It isn’t often that Microsoft is the company to watch for the new year. But it will be in 2016.
CEO Satya Nadella and his team have shaken things up, surprising customers with better products, a continuing move to the cloud, an embrace of open source, and a willingness to stand up for user privacy in the face of government pressure.
We even have to acknowledge a success that was born in the bad old days of Steve Ballmer: Microsoft’s largely successful do-over on Windows 10. Being rooted in the PC era is problematic, to say the least, but the Surface Book is (surprise) an exciting product that shows that the company is taking an old-school product as far as it can go. It’s even matched — or maybe outdone — Apple with the newest Surface Pro tablet.
There are still major challenges, and if any one area is liable to trip up the Redmonders it’s mobile. The ill-conceived purchase of Nokia cost billions, and even worse is the failure to develop a coherent mobile strategy years after it became a necessity.
But the balance sheet is now definitely tilted in Microsoft’s favor, which couldn’t be said a few years ago. Wall Street makes a lot of bad calls when it comes to technology companies, but it’s revealing that Microsoft’s price-to-earnings ratio, a measure of future expectations, is higher than Apple’s.
Beating the PC makers at their own game
Flawless execution is something few companies achieve, and Microsoft is no exception. Both Windows 10 and the Surface Book have problems that can’t be ignored. But unlike Windows Vista or Windows 8, Windows 10’s problems are fixable, and so are the issues plaguing the Surface Book.
Microsoft entered the hardware space a few years ago when it became clear that none of the PC makers were likely to produce a decent Windows tablet. The original Surface, particularly the weird and nearly useless Surface RT version, wasn’t successful — in fact, it cost the company a $900 million writedown.
Contrast that kludge with the new Surface Pro 4. It’s expensive, but it’s powered by Intel’s new Skylake processor, and Microsoft has reworked the heat distribution system to allow those chips to run at full speed so that they can tear through demanding applications.
Similarly, Microsoft entered the PC space because the PC makers were boring the buying public to death with unimaginative hardware larded with annoying, and sometimes contaminated, bloatware. You can read the reviews yourself, but suffice it to say that the Surface Book is, to quote my colleague Woody Leonhard, “one sexy piece of hardware.” When was the last time you heard someone who is often critical of Microsoft say something like that?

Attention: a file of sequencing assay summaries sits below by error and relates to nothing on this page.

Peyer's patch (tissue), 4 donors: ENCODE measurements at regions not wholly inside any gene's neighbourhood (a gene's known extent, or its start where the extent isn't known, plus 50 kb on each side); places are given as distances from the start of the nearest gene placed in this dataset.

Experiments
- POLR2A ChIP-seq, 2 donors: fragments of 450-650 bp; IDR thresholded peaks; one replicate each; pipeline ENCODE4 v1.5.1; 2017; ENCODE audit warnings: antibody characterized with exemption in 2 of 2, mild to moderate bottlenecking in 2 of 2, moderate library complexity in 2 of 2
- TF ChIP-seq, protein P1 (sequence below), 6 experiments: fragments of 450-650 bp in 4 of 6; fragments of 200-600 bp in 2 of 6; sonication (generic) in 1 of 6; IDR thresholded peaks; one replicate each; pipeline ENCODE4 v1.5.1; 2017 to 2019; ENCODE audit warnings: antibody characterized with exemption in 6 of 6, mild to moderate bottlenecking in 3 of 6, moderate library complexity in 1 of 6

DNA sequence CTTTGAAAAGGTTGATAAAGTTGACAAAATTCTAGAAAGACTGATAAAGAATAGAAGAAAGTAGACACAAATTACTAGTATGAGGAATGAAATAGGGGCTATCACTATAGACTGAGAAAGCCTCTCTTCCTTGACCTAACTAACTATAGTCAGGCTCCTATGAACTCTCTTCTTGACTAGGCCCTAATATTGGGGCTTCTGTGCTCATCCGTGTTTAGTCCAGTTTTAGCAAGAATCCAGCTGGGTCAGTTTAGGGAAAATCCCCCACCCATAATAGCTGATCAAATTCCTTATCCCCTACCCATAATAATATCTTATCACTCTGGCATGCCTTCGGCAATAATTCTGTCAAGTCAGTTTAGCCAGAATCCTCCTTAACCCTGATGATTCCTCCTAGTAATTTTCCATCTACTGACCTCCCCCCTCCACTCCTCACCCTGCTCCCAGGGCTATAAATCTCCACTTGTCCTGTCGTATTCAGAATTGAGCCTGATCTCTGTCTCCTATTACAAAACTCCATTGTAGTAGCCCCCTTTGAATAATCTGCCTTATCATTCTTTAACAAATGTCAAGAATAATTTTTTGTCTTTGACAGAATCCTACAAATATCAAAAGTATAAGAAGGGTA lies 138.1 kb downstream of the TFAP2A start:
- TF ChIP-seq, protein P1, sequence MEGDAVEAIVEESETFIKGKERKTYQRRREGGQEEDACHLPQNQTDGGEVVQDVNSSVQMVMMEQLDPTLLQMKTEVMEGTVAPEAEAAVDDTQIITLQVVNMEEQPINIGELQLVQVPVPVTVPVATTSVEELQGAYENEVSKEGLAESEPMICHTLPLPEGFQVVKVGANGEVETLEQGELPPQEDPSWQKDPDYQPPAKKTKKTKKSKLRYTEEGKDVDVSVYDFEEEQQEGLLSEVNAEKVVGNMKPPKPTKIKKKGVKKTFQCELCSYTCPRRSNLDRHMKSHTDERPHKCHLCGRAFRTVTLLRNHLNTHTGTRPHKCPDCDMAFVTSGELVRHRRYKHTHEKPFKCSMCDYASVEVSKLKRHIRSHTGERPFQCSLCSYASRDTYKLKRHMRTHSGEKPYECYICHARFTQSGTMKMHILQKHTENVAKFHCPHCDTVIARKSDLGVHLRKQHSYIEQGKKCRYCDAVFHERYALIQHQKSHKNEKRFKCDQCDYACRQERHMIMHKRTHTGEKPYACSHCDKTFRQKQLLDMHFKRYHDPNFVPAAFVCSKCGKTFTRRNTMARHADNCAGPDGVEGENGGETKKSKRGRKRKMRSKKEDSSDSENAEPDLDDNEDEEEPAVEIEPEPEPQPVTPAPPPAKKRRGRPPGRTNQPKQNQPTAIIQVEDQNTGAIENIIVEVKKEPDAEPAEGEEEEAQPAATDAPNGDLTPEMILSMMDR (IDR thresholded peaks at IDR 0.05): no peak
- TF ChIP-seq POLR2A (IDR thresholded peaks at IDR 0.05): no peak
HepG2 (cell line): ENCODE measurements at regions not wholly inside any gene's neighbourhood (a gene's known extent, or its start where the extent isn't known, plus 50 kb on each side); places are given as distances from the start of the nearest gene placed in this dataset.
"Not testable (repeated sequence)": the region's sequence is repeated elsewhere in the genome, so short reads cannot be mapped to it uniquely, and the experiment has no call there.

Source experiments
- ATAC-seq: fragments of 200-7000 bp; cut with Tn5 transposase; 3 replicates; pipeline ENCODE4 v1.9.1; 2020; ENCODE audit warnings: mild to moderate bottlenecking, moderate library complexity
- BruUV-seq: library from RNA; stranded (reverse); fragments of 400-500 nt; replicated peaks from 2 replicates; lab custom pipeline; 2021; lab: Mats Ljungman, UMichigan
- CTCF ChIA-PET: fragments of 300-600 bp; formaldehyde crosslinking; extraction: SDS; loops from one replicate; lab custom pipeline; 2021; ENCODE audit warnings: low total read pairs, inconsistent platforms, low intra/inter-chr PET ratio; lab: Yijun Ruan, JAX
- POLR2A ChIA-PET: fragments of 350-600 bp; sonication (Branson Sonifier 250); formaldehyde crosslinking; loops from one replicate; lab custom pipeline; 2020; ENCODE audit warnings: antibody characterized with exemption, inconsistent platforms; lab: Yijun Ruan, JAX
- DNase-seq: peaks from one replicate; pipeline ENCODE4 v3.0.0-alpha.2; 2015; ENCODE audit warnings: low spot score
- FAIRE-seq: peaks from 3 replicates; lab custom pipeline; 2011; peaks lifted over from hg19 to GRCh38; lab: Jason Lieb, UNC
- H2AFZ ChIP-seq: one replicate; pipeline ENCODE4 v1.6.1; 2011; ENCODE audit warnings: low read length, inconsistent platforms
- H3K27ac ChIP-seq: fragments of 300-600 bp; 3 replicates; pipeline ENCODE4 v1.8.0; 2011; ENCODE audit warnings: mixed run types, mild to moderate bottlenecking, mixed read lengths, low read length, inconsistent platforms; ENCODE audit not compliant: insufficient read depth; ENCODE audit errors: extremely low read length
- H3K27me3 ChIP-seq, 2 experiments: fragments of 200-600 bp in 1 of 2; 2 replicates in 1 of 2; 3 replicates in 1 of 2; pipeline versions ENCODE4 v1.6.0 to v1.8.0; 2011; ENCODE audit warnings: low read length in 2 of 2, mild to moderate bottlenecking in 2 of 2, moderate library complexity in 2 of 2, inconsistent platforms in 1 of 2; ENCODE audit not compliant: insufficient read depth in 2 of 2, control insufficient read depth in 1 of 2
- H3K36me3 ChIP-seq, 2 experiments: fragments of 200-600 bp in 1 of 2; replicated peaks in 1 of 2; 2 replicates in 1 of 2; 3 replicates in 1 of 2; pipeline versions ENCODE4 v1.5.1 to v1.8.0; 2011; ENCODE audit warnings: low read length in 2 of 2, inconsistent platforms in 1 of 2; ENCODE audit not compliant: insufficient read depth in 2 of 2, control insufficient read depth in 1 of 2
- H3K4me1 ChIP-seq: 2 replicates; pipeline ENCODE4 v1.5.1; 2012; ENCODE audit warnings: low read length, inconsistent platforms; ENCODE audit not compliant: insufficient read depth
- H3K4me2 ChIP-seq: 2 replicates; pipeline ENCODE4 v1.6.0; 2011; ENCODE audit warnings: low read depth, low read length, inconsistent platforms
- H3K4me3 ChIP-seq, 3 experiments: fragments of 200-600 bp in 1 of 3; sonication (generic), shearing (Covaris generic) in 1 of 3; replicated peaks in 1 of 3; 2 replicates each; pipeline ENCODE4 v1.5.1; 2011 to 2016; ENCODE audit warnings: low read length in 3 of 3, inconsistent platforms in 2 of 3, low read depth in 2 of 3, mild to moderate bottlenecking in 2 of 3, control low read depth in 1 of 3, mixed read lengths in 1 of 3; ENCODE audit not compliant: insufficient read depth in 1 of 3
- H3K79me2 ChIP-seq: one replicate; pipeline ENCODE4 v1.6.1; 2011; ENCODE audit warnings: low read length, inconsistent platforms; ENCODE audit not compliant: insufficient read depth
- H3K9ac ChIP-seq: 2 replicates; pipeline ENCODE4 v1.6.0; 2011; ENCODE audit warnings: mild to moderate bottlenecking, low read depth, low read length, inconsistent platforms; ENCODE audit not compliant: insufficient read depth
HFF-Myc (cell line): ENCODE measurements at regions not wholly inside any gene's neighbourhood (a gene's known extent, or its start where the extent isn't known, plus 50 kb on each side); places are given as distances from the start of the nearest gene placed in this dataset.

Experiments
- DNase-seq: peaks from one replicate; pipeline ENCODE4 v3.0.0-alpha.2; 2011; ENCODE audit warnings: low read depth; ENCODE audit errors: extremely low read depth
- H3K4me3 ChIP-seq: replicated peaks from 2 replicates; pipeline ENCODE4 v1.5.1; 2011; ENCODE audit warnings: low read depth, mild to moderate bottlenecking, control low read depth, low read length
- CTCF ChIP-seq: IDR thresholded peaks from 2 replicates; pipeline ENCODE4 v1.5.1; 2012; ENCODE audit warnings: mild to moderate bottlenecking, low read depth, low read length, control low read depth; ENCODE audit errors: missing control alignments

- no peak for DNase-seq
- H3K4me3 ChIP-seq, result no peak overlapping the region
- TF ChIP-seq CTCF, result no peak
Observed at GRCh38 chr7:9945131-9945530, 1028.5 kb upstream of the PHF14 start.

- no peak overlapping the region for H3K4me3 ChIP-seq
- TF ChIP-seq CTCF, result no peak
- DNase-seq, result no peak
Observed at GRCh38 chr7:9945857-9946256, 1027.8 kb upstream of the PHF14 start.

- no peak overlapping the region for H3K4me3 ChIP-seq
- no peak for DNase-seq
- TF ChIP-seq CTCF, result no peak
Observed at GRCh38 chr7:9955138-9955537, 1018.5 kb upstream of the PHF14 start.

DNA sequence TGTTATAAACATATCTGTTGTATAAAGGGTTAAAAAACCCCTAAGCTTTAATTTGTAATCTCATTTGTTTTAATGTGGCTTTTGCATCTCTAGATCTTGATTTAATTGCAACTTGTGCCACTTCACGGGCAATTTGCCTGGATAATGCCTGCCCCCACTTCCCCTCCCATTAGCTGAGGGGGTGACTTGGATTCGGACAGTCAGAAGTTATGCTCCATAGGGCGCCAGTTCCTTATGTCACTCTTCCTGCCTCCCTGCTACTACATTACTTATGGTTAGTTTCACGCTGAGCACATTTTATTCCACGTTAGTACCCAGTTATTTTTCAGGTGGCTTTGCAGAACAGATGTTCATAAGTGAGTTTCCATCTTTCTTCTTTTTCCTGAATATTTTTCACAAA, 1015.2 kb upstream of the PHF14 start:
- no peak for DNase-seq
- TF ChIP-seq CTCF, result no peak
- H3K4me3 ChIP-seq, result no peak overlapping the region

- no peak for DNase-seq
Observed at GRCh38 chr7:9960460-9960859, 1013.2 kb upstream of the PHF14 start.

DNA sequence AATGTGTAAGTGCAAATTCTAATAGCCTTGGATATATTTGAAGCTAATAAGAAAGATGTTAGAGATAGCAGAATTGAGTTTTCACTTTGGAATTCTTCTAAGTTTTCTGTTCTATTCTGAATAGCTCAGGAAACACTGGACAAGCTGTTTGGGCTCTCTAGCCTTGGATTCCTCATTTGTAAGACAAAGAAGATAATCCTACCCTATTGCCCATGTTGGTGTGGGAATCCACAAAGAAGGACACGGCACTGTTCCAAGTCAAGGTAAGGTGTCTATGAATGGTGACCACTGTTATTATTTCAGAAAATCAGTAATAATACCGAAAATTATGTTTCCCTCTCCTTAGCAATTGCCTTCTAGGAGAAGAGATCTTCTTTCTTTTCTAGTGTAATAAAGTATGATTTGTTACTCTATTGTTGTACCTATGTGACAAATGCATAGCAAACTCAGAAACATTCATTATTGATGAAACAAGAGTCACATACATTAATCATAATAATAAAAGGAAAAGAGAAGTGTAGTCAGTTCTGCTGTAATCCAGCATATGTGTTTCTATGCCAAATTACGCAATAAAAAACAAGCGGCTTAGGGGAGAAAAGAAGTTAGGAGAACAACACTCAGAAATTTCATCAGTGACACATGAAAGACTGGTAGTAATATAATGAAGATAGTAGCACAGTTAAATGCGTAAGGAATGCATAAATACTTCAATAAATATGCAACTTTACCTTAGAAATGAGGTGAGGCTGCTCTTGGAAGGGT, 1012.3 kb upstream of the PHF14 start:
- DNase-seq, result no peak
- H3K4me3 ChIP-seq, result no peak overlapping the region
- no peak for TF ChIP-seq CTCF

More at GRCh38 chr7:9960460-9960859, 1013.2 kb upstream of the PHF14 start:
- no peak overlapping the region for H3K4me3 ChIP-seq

Microsoft won’t bank tons of money selling such an expensive machine, but clearly the company aims to push the PC makers into making better products, an essential step in keeping the Windows franchise afloat. It also wants to push the PC makers into dialing way back on bloatware, which is why the Microsoft Store sells bloatware-free Signature Editions of PCs made by other companies.
From open source to augmented reality
You don’t have to go back many years to find evidence of Microsoft’s arrogant rejection of the open source community. That’s been changing for some time, and as the company struggles to keep developers on its side, open source has become even more important.
There isn’t a huge amount of money here, but the Chakra strategy is indicative of a new openness and willingness to work in environments where Microsoft is not in a position to dominate the playing field.
Then there’s HoloLens. Sure, it’s been delayed a few times, but I’m excited to see Microsoft garner buzz — it practically eclipsed Windows at Microsoft’s January 2015 public preview. More important, it shows a willingness to go beyond the corporate comfort zone.
Writing at Ars Technica, Peter Bright put it this way: “With HoloLens I saw virtual objects — Minecraft castles, Skype windows, even the surface of Mars — presented over, and spatially integrated with, the real world.”
Augmented reality has the potential to be more than a cool toy. Companies like Epson have already developed and sold units that help field technicians fix complex devices and warehouse workers pick products from shelves. This field is crowded, and it will take some doing for Microsoft to succeed, but its willingness to risk it speaks volumes.
I don’t mean to minimize Microsoft’s weakness or defend boorish behavior like its annoying campaign to push users to download Windows 10. But having watched Microsoft decline as a relevant tech power over the years, I see a lot of reasons to expect a continued resurgence. Watch it carefully in 2016.